Smallfoot was a film that I knew existed, but not much else. I knew it was made by Warner Animation Group, the same division that brought us The Lego Movie, and I knew that it had something to do with yetis, but other than that, I didn’t know what to expect. I can safely say that I was pleasantly surprised after viewing it.
(There will be mild spoilers below.)
Smallfoot takes place in the mountaintops of the Himalayas wherein thrives a civilization of yetis. The protagonist yeti is Migo, voiced by Channing Tatum. He’s the son of the village gong ringer, Dorgle, voiced by Danny DeVito. It’s Dorgle’s duty to catapult himself against a gong every morning to wake up the “giant snail in the sky” (the Sun) Why does he think this is the way the Sun works? Because the village’s legal stones say so!
The stones have inscriptions detailing what the yetis must believe in and are kept and interpreted by the Stonekeeper, voiced by Common. Some of the beliefs inscribed into the stones include the fact that the yetis’ mountain is carried along the backs of woolly mammoths and the village must continuously send ice cubes down below so the mammoths don’t get thirsty and drop their village.
The villagers generally don’t question the stones and when they do, they’re taught to suppress these questions as much as possible. Migo is an ardent believer in the stones until one day he meets a “smallfoot” (human being), a creature which the stones say doesn’t exist. He’s then ostracized from his village and promises not to return until he can find a “smallfoot” from down below in order to exonerate himself.
I dunno what I was expecting from this film, but it definitely wasn’t criticism of cults! Some people view it as criticism of religion, in general, but I see it more as criticism of cults or societies where the “laws” are accessible only by a select few rather than by every believer in the cause.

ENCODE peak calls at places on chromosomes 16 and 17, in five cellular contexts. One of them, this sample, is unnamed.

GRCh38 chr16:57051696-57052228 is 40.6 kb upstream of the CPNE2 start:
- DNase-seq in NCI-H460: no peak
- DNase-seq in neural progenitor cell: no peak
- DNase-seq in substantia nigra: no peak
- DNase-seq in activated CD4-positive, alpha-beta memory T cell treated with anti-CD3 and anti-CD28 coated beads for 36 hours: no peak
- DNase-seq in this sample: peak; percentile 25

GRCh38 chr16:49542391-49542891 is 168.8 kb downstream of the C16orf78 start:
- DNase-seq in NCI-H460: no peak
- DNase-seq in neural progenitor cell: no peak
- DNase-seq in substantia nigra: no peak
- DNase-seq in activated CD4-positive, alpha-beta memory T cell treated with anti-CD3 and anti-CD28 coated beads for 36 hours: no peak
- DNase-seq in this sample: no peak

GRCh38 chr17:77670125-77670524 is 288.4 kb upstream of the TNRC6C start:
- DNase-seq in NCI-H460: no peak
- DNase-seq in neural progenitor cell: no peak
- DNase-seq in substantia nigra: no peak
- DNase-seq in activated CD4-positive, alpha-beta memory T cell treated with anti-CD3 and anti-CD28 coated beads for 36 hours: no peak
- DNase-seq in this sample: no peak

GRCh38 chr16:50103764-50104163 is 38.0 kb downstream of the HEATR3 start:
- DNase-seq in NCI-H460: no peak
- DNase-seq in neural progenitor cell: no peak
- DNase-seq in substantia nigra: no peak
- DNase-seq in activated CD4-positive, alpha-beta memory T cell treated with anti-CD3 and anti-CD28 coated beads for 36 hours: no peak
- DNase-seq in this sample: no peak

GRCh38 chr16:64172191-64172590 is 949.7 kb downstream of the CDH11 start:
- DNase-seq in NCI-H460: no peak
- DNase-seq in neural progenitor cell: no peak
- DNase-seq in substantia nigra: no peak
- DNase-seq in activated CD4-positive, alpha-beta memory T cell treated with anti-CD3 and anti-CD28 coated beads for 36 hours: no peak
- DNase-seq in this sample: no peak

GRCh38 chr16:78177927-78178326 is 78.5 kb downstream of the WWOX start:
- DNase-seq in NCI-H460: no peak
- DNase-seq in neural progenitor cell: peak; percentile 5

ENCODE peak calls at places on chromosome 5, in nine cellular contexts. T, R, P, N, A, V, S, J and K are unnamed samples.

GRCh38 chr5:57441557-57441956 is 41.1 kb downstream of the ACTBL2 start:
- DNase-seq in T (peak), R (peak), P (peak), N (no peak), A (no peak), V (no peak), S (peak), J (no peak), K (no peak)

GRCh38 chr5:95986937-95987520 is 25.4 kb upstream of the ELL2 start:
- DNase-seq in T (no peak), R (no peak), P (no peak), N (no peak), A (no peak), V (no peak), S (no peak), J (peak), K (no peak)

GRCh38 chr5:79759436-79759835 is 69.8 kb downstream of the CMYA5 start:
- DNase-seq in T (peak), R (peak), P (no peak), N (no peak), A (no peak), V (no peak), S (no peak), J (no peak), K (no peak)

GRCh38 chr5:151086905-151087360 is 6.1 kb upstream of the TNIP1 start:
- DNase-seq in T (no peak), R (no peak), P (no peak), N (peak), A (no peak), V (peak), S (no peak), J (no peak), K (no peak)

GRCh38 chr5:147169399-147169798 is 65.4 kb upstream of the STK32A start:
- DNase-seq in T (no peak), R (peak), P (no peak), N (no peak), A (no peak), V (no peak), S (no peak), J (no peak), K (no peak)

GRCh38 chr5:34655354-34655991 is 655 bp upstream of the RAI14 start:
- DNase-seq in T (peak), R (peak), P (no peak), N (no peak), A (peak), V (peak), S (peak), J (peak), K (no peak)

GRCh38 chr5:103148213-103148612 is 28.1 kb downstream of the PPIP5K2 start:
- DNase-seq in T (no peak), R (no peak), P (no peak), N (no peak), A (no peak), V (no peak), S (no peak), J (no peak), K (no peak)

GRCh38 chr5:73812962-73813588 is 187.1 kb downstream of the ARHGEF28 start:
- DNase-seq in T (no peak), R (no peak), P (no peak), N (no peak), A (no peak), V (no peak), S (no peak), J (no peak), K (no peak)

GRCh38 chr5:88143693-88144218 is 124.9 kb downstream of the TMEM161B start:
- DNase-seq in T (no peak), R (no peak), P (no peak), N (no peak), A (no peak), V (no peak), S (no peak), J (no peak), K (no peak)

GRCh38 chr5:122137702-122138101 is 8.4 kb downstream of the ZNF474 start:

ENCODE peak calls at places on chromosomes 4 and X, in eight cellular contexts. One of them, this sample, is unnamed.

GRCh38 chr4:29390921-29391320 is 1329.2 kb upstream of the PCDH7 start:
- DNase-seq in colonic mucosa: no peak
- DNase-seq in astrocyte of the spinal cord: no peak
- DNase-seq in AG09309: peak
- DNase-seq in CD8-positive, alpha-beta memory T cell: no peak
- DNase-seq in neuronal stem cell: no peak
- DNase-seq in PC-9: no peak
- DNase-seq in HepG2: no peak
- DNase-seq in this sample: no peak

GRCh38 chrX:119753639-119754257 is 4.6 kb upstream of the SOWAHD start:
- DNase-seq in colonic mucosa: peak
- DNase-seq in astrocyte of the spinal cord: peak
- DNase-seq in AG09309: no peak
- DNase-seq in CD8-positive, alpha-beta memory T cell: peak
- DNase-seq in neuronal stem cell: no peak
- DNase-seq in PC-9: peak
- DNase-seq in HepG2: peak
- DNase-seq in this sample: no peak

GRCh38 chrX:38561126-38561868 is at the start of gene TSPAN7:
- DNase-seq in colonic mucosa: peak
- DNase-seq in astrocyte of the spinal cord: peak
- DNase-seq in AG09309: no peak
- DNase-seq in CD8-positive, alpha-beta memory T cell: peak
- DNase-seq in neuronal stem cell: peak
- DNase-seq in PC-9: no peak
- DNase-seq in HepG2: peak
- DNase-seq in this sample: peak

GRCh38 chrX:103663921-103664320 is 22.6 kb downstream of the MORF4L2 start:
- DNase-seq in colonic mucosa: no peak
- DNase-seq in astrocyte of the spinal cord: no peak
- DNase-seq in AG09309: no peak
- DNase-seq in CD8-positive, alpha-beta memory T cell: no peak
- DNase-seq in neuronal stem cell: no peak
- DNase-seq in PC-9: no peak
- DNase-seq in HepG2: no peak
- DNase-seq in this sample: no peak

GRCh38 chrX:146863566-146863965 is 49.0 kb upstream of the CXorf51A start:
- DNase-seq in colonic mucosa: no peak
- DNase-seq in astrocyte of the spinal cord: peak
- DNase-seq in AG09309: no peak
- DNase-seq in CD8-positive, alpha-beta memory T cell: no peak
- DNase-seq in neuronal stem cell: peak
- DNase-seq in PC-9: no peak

Another surprise to me was that the film is a musical! I mean, I probably should have assumed it would be what with Zendaya and Common lending their voices to characters, but the thought never even occurred to me. There are even musical numbers performed by Channing Tatum and James Corden. One song, in particular, Let It Lie, a song wherein Migo finds out the truth about his society, is one that I hoped would get an Academy Award nomination for Best Original Song, but alas didn’t.
The animation is also really nice! They really capture the colors of this icy land as well as the fluid fast-paced movements of the characters when necessary! I also enjoyed the voice performances with Channing Tatum and LeBron James surprising me with their performances and James Corden giving his best voice performance amongst the plethora of animated films he’s been doing recently!
Did the film have problems? Yeah, I think the pacing gets problematic at times. Like the amount of time it takes for Migo to be welcomed back into his community after being ostracized was surprisingly rather quick. Also some of the songs aren’t particularly memorable upon the first viewing.
But overall, Smallfoot is an animated film that’s worth checking out, even if only to get you thinking a bit. I was fortunate enough (via my connections with the Rotoscopers website), to interview Karey and Wayne Kirkpatrick, the director and songwriters, respectively, of this film. Check out a transcript of that interview here!
2 thoughts on “My Thoughts: SMALLFOOT (2018)”
The premise of “Smallfoot” certainly looks unorthodox, but I do like to see creativity in a movie.
Much like Dwayne Johnson, James Corden seems to be cropping up a lot recently.
Dwayne Johnson hasn’t done much voicework though other than Moana and Planet 51. James Corden seems to be in every animated film recently including this, The Emoji Movie, Trolls, and Peter Rabbit, lol!